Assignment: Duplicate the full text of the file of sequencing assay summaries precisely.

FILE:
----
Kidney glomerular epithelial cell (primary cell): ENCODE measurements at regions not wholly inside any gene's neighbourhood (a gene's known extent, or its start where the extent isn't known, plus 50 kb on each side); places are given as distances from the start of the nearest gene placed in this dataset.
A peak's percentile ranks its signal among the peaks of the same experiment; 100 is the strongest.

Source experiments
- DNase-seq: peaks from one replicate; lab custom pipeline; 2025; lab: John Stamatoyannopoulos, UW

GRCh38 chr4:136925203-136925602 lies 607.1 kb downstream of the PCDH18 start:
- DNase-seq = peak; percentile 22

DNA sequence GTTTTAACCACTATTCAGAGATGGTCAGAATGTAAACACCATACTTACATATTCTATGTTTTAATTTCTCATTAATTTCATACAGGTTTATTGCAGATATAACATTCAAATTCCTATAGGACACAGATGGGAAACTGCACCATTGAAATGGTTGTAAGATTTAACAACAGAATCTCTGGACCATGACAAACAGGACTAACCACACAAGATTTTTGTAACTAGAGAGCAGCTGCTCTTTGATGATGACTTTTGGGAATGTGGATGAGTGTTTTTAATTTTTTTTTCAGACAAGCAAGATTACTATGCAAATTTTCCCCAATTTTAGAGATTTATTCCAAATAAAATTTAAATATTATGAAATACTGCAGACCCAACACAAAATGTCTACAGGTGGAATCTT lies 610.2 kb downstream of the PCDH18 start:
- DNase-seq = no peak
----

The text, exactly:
Kidney glomerular epithelial cell (primary cell): ENCODE measurements at regions not wholly inside any gene's neighbourhood (a gene's known extent, or its start where the extent isn't known, plus 50 kb on each side); places are given as distances from the start of the nearest gene placed in this dataset.
A peak's percentile ranks its signal among the peaks of the same experiment; 100 is the strongest.

Source experiments
- DNase-seq: peaks from one replicate; lab custom pipeline; 2025; lab: John Stamatoyannopoulos, UW

GRCh38 chr4:136925203-136925602 lies 607.1 kb downstream of the PCDH18 start:
- DNase-seq = peak; percentile 22

DNA sequence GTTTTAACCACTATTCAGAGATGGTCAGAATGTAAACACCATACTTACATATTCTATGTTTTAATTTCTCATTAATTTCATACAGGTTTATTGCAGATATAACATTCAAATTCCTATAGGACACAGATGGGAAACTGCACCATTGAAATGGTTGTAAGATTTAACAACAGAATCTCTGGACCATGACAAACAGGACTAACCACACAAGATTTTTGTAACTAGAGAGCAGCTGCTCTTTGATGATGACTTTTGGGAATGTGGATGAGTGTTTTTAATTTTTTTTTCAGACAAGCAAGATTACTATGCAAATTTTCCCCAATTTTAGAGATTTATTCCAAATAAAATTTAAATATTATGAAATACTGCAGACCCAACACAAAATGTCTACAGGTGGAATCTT lies 610.2 kb downstream of the PCDH18 start:
- DNase-seq = no peak